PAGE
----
Volunteering at an Organic Vineyard in Tuscany – A Personal WWOOF Travel Experience

As our bus driver expertly weaved around the bends and curves of the Tuscan countryside in Italy, I found myself totally transfixed by the rolling hills that surrounded us. Looking out, I felt that the scenery was almost too beautiful, that if I blinked I would suddenly wake up back in my bed in New Jersey. But there I was, in the heart of Tuscany, backpack at the ready and best friend at my side. Our decade dream of backpacking through Europe during our college years was coming true, and we were finally at the Italian portion of our journey.

WWOOF Opened the Door for a Dream Culinary Trip to Tuscany
Given that we were backpackers on a budget, we were constantly looking for new ways to travel on the cheap. While researching hostels and couch surfing hosts in Italy, I stumbled upon the WWOOF website. WWOOF stands for World Wide Opportunity on Organic Farms and in exchange for volunteer work on a farm, the traveler is normally given free food, housing, and an education in sustainable living. I was intrigued. Here was an opportunity to experience Tuscany in a completely unique way. We thought we’d give it a try and sent in our €25. A couple days later we were emailed an enormous 99 page list of every participating farm in the entire country.

After a few hours of feeling completely overwhelmed, we managed to narrow down our search to the Tuscan region and eliminated the farms that didn’t match our criteria (for example, some required minimum stays of one month, could only house one WWOOFer, etc.). We decided that working on a vineyard would be perfect, given that we’re both allergic to certain farm animals, the animal farms were a little out of the way, and…ugh….ok, fine, we just really love Italian wine. Alas, we emailed about five farmers and waited patiently for their responses.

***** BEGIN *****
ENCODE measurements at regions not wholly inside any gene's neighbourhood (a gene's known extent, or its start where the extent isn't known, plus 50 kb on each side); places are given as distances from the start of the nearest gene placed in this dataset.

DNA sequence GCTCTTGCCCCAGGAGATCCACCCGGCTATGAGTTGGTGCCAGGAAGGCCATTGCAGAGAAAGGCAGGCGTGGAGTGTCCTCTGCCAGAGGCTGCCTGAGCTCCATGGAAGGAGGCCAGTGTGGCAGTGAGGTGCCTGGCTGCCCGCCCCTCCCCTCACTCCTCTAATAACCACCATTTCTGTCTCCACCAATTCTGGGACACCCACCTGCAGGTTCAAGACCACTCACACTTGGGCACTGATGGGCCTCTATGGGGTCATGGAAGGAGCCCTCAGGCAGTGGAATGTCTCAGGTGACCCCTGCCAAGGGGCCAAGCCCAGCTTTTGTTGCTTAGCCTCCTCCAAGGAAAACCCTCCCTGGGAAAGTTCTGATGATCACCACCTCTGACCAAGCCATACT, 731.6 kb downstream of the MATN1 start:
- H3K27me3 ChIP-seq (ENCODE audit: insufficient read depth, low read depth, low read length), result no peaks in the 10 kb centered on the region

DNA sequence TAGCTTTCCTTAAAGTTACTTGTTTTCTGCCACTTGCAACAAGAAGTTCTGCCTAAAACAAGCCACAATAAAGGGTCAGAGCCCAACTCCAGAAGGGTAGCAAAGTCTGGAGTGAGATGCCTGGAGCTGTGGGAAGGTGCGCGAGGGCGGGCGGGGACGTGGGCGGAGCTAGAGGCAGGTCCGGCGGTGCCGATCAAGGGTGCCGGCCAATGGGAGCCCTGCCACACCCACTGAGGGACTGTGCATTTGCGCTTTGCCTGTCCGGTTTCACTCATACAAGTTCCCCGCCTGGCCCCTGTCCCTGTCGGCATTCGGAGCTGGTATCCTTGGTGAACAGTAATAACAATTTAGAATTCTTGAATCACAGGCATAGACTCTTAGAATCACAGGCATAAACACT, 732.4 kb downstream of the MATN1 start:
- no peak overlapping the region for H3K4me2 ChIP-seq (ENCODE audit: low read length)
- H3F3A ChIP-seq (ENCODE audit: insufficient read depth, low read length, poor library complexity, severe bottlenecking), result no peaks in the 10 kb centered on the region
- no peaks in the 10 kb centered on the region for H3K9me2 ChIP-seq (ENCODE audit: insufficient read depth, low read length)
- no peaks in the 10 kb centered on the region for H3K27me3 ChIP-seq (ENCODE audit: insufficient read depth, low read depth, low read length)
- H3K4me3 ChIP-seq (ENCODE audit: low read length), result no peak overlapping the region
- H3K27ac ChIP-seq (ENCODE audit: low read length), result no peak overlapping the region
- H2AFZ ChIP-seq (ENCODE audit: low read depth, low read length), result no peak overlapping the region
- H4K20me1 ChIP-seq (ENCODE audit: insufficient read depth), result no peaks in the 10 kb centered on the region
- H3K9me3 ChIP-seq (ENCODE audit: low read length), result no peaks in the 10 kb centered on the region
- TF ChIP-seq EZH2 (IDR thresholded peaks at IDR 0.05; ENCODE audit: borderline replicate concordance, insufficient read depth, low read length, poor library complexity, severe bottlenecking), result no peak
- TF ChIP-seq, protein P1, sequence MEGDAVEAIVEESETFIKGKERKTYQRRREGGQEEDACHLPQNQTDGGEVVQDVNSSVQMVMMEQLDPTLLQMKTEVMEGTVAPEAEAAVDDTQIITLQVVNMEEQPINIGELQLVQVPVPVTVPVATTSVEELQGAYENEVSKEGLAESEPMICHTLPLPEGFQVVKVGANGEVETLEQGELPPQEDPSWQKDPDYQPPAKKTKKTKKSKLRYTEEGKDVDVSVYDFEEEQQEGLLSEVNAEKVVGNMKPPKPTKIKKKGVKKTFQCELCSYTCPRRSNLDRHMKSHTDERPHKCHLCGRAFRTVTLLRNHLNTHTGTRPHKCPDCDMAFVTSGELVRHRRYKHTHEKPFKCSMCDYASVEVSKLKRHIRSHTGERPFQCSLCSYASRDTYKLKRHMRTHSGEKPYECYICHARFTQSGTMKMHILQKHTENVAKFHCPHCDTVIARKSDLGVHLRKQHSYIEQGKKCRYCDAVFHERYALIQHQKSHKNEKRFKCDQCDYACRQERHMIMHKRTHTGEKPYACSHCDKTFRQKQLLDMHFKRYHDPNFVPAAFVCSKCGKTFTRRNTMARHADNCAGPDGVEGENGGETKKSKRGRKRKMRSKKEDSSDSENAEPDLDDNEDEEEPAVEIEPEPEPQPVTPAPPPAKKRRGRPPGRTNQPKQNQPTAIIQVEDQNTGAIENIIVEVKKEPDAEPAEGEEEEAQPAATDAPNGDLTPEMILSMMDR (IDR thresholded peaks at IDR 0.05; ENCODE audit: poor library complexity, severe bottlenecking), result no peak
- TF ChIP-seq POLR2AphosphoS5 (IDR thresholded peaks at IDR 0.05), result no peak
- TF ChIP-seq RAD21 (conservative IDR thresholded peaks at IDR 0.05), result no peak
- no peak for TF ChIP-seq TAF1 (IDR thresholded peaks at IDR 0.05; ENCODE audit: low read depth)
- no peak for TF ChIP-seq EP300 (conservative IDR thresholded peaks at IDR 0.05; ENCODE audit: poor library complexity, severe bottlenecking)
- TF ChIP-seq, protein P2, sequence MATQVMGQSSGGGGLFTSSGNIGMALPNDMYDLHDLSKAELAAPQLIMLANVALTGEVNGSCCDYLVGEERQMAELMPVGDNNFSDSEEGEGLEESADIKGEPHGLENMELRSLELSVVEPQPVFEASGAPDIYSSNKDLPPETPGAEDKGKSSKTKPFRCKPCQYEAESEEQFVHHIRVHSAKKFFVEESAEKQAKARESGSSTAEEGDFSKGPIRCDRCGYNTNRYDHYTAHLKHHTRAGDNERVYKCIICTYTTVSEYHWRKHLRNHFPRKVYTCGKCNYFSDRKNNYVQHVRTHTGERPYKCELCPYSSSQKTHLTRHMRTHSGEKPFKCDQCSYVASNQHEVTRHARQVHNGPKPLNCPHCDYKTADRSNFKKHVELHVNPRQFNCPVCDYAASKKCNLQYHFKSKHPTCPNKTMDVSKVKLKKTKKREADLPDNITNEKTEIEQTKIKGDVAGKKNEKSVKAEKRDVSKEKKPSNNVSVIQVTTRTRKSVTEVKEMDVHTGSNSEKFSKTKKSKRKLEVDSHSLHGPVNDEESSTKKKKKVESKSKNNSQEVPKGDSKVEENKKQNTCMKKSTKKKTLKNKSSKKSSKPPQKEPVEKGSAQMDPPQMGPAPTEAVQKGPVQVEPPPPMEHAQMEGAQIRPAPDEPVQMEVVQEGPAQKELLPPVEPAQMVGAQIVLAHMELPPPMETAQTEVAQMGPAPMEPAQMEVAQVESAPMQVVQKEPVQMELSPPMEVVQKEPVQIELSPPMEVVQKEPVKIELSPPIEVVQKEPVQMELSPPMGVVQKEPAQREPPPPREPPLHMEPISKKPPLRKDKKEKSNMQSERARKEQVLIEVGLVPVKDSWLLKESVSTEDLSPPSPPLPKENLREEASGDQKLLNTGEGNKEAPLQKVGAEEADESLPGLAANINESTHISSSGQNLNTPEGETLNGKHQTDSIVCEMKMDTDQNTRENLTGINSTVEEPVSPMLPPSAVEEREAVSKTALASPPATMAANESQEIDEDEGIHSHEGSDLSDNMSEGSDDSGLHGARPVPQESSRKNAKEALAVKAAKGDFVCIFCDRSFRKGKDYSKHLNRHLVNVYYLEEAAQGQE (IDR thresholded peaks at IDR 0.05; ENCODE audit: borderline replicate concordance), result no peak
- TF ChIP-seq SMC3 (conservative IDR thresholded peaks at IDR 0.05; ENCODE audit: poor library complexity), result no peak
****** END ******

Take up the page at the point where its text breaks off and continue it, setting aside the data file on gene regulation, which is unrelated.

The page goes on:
Almost immediately we received two rejection emails. The farmers either already had WWOOFers staying or were going to be on vacation themselves during the time that we were going to be there. A week went by and still hadn’t heard anything from the remaining farms. I started to panic slightly, envisioning us wandering the country streets, homeless and cold. As my daydream began to get slightly out of hand, I luckily heard the ping of the email notification sound coming from my inbox. Seeing that it was from one of the farmers, I nervously clicked on it. To my relief, we had been accepted to work on a beautiful vineyard in Poppiano that sold organic wine and olive oil. I couldn’t wait.

Restaurant Week in Tuscany

Ready to Work at the Farm’s Restaurant Week
As our bus came to a stop, I practically sprung out of my seat. However, due to a miscommunication with the bus driver, we had been dropped off at the wrong stop. Luckily, we weren’t too far away from our correct destination and a very kind local woman offered to drive us to the right bus stop. Quick word of advice: Buy an international phone if you’re WWOOFing outside of the US. Coordinating via email is great, but once you’re in the country and don’t have access to Wi-Fi, notifying your farmer of your whereabouts can be quite tricky (especially if you’re accidentally in the wrong place). Needless to say, our international phone saved us many a time throughout the trip. Back to the story – after being dropped off in the correct town, we waited patiently for a couple minutes, until we saw our farmer making his way down the street in a large pickup truck.